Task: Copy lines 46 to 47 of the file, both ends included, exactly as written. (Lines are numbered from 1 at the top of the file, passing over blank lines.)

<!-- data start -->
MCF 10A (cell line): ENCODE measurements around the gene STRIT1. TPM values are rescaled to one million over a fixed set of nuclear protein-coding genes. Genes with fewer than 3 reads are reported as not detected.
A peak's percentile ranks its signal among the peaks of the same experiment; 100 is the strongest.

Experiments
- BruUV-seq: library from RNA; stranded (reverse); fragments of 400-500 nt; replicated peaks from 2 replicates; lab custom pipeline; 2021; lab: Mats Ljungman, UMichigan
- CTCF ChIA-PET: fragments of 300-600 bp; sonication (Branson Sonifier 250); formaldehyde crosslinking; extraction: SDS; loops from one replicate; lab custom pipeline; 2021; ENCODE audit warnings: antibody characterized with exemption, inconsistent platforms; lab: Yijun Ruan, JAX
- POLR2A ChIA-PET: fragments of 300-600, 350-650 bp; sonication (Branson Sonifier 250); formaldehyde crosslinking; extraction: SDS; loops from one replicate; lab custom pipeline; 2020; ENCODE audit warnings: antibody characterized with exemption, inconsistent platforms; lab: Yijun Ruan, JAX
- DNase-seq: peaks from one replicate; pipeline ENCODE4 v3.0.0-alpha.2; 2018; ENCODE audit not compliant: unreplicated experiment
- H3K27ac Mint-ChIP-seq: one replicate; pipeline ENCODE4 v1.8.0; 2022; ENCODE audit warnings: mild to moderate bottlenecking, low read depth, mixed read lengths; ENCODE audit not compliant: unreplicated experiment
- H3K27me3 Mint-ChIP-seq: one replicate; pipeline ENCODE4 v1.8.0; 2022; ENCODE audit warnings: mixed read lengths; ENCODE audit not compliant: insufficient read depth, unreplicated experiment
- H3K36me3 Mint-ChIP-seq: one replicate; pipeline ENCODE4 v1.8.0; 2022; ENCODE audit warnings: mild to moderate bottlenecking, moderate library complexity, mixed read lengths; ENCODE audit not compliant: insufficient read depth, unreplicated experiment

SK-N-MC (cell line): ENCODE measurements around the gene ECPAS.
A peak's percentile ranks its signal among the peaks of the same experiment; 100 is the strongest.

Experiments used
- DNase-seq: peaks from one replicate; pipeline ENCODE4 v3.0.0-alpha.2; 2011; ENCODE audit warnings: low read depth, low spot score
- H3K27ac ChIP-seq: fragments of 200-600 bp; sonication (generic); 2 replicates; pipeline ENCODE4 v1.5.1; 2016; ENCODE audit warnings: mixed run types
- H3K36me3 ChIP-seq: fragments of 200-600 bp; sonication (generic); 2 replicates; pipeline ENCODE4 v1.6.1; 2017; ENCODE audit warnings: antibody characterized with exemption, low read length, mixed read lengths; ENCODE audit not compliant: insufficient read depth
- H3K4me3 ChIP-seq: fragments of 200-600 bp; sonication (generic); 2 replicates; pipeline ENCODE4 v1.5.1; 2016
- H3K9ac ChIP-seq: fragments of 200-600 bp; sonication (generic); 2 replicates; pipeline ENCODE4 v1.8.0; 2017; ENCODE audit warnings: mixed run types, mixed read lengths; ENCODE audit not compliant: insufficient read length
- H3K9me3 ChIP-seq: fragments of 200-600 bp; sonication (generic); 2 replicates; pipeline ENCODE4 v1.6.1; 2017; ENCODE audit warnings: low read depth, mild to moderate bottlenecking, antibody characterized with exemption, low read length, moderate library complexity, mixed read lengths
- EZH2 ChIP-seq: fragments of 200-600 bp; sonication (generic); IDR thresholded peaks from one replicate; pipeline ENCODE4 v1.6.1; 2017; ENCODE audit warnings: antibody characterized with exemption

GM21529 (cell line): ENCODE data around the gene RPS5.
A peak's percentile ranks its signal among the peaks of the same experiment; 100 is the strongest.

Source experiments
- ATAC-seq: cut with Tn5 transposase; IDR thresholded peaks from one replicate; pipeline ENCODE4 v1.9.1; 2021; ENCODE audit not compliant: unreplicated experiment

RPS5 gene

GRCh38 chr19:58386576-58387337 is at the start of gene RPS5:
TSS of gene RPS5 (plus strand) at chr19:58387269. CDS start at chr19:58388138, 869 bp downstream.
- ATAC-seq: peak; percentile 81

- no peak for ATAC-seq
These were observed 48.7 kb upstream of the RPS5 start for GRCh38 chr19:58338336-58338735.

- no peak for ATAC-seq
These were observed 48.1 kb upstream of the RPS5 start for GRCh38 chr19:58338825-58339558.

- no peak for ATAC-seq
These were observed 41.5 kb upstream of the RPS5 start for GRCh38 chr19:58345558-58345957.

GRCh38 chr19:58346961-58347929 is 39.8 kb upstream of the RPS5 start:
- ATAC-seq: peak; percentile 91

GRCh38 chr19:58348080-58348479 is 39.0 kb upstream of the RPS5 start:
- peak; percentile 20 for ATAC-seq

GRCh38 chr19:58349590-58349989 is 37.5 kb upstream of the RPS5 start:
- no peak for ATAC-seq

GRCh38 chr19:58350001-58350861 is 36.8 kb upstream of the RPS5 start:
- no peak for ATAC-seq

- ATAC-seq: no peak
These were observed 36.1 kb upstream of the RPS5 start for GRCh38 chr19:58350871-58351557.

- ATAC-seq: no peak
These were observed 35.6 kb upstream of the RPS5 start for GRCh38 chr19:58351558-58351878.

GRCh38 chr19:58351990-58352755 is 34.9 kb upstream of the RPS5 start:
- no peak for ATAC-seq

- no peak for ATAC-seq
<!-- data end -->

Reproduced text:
These were observed 35.6 kb upstream of the RPS5 start for GRCh38 chr19:58351558-58351878.

GRCh38 chr19:58351990-58352755 is 34.9 kb upstream of the RPS5 start: